Power of partnership conference: Poster: Bridging the Gap
Bridging the Gap
Examining disability and development in four
University College London (UCL) – Leonard Cheshire Research Centre.
Professor Nora Groce, PI
In this three-year project, research teams in four countries (Kenya, Sierra
Leone, Uganda and Zambia) set out to better understand the relationship
between disability and development in each country across four domains
(education, health, labour markets and social protection). We wanted to
explore the hypothesis that as socioeconomic development improves access
to healthcare, education, employment and social protection, people with
disabilities are at risk of being left out or left behind, creating a disability and
development gap. Our aim was to identify where the gap exists, see whether it
widens as development progresses, and understand the mechanisms needed
to close the gap.
1. A disability and development gap exists.
It exists even in countries where comprehensive
policies are in place to support inclusion and equity.
While there are variations across all countries and all
domains, evidence suggests that as socioeconomic
development increases, this gap increases. Adults
and children with disabilities are thus at risk of being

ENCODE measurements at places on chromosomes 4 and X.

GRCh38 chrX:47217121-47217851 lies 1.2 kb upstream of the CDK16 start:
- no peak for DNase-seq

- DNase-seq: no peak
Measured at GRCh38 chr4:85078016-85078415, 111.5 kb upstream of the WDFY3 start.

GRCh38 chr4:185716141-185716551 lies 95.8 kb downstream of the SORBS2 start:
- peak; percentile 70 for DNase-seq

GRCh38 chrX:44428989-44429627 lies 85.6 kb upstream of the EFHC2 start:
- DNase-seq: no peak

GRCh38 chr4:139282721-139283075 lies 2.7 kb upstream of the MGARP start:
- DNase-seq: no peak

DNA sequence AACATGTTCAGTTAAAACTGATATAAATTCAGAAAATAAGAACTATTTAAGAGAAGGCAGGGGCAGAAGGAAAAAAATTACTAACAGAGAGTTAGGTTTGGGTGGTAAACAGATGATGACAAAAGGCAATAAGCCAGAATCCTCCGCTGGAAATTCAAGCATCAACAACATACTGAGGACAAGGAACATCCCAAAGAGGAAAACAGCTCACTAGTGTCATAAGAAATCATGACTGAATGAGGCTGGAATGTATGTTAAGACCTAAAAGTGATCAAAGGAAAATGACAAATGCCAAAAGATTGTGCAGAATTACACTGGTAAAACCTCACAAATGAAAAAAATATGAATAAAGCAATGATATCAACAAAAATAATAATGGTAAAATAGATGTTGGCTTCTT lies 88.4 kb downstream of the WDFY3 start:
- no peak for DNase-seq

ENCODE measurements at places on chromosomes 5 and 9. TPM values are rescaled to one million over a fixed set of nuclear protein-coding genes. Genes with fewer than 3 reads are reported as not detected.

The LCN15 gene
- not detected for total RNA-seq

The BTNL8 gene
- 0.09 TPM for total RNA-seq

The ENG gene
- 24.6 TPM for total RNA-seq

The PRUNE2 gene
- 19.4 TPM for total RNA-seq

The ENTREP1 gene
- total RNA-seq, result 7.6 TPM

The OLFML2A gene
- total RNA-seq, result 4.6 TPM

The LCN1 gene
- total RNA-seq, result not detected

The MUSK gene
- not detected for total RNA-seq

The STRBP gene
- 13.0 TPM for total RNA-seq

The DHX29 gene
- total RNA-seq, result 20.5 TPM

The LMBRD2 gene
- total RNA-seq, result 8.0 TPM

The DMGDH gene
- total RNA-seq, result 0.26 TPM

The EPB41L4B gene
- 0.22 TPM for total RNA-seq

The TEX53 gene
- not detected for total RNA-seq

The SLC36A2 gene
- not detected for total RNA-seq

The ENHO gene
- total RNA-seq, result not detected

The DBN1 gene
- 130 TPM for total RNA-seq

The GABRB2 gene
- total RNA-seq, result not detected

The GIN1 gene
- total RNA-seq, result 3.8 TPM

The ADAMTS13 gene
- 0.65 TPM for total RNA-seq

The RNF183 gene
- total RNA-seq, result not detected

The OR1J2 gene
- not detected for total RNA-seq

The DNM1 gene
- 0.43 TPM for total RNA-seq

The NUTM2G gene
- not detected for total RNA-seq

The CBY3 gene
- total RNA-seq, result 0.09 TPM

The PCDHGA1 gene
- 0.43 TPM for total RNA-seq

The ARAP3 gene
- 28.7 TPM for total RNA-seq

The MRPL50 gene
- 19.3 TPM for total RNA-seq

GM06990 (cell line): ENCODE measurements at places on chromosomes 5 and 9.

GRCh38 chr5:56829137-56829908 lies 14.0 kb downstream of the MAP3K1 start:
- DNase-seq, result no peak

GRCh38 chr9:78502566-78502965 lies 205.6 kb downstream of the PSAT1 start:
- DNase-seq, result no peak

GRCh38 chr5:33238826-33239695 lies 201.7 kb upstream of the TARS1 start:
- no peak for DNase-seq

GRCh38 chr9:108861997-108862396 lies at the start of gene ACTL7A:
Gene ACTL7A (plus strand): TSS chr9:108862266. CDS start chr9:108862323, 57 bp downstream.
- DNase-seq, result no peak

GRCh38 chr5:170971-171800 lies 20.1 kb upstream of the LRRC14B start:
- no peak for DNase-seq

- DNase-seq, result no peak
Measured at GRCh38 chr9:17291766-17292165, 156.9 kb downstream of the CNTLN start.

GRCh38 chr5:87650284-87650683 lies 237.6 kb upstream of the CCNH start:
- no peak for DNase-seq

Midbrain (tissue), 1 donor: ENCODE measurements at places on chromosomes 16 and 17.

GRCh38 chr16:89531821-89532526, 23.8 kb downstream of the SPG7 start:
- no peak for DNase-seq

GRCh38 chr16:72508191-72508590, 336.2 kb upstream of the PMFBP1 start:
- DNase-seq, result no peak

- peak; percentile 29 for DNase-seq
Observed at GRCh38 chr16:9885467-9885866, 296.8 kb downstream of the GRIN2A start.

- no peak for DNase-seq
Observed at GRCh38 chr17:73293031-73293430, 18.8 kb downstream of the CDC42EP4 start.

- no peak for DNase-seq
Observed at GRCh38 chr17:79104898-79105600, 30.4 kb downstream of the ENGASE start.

left behind in education, employment, healthcare and
social protection compared to their non-disabled
2. The disability and development gap also exists
at the household level.
People with disabilities may be left behind compared
to other members of their households as development
progresses, for example in access to education and
employment. The gap may continue to exist even in
more advantaged households.
3. Accountability mechanisms are missing.
Even where policies exist, a consistent finding
across all countries was weak implementation
due to a lack of monitoring, specific budgetary
allocation and accountability mechanisms
limited their effectiveness.
4. Mainstreaming people with disabilities is
a necessary, but not sufficient, condition
for equity. While current mainstream
development efforts go some way towards
addressing disability and poverty, they will not
close the gap alone. Additional targeted and
specific programming needs to be put in place
to address and reduce the equity gap
experienced by people with disabilities.
Findings on policy, programming and
advocacy have been shared with government
ministries, NGOs and DPOs (disabled
people’s organisations). Working with partners
in 5 African Universities and 4 DPOs has
fostered on-going research, teaching and in
regional collaboration around future research
in disability and development
5. Inequity is not static.
Intervention strategies must consider that
inequity between disabled and non-disabled
populations is not static but dynamic. Ongoing
effective interventions must work towards
closing gaps and ensuring that they remain